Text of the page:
The 'proudly independent' mid-nineteenth examination boards have become an 'arm of the state', subject to legislation 'that mirrors the high days of statist command and control' says Bene't Steinberg, Executive Vice President of Chelgate Education.
Writing in Economic Affairs, the journal of the Institute of Economic Affairs, he argues that education standards have become politicised, undermining trust in GCSEs and A-levels. 'Left unchecked', he says, 'cynicism over GCSEs will spread to A-levels, which are already coming under attack.'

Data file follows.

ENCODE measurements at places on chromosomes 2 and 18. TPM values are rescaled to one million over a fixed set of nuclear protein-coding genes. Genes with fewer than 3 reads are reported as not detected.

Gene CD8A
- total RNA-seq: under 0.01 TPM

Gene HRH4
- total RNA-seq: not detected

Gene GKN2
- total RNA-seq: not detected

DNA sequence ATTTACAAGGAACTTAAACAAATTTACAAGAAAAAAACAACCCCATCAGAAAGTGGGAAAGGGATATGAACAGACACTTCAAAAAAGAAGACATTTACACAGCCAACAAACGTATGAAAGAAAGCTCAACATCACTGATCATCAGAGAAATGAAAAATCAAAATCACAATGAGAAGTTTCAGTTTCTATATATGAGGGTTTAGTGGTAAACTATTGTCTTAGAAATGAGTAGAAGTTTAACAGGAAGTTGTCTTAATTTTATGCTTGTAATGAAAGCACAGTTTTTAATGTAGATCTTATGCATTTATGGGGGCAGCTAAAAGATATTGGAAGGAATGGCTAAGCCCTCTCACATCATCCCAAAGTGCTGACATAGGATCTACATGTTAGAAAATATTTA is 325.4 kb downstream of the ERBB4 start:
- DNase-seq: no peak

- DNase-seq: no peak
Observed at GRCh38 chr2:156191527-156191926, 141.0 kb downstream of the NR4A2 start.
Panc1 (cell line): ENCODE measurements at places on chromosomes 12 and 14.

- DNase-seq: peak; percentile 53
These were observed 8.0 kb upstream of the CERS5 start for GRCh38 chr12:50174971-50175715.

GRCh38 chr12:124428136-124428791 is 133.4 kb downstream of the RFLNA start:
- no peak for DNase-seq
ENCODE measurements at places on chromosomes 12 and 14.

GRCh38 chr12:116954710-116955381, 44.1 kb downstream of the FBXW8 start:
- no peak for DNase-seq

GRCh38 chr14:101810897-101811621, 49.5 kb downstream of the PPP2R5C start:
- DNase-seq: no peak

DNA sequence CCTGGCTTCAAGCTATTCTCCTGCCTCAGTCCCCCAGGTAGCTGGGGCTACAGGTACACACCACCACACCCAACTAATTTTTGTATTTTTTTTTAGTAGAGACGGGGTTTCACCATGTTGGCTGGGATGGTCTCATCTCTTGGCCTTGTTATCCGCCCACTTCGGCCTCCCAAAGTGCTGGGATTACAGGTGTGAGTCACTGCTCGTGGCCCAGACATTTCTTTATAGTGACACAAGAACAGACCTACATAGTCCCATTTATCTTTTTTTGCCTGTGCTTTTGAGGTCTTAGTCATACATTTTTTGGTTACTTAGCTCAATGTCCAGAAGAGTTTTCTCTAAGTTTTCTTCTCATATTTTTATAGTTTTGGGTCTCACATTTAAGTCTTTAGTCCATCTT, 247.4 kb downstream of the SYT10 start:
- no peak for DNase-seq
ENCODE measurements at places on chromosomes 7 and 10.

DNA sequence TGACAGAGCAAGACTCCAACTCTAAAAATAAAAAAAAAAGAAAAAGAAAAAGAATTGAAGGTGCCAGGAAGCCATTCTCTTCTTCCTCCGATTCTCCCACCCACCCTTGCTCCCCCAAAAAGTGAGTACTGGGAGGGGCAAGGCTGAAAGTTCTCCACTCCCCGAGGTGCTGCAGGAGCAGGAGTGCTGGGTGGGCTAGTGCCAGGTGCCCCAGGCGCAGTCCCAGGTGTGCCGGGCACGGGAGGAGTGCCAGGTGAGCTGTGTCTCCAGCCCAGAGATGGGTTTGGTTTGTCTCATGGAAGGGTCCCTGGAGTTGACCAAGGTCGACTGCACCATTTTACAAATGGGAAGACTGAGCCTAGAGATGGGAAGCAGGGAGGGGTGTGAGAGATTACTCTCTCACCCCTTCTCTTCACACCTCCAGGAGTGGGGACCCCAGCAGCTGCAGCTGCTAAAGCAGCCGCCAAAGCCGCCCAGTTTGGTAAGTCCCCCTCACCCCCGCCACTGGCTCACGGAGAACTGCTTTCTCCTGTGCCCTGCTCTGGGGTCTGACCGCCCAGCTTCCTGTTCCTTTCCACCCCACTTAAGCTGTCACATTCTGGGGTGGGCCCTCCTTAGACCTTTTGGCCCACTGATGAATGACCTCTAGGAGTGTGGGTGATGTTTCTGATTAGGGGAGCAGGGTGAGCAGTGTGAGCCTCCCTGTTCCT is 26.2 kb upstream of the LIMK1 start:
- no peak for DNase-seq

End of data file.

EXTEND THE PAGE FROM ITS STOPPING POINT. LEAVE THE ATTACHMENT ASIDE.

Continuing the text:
The short term answer, says Steinberg, is to reconfigure the Qualifications and Curriculum Authority (QCA) as a 'light touch' regulator which would stop second-guessing those who design syllabuses and examinations and 'get on with its main job of policing the standards.'
In the longer term, a way of forcing up standards is required. For example, a regulator could evaluate syllabuses and examinations and publish the results in league tables, so helping schools judge the strengths and weaknesses of each Board.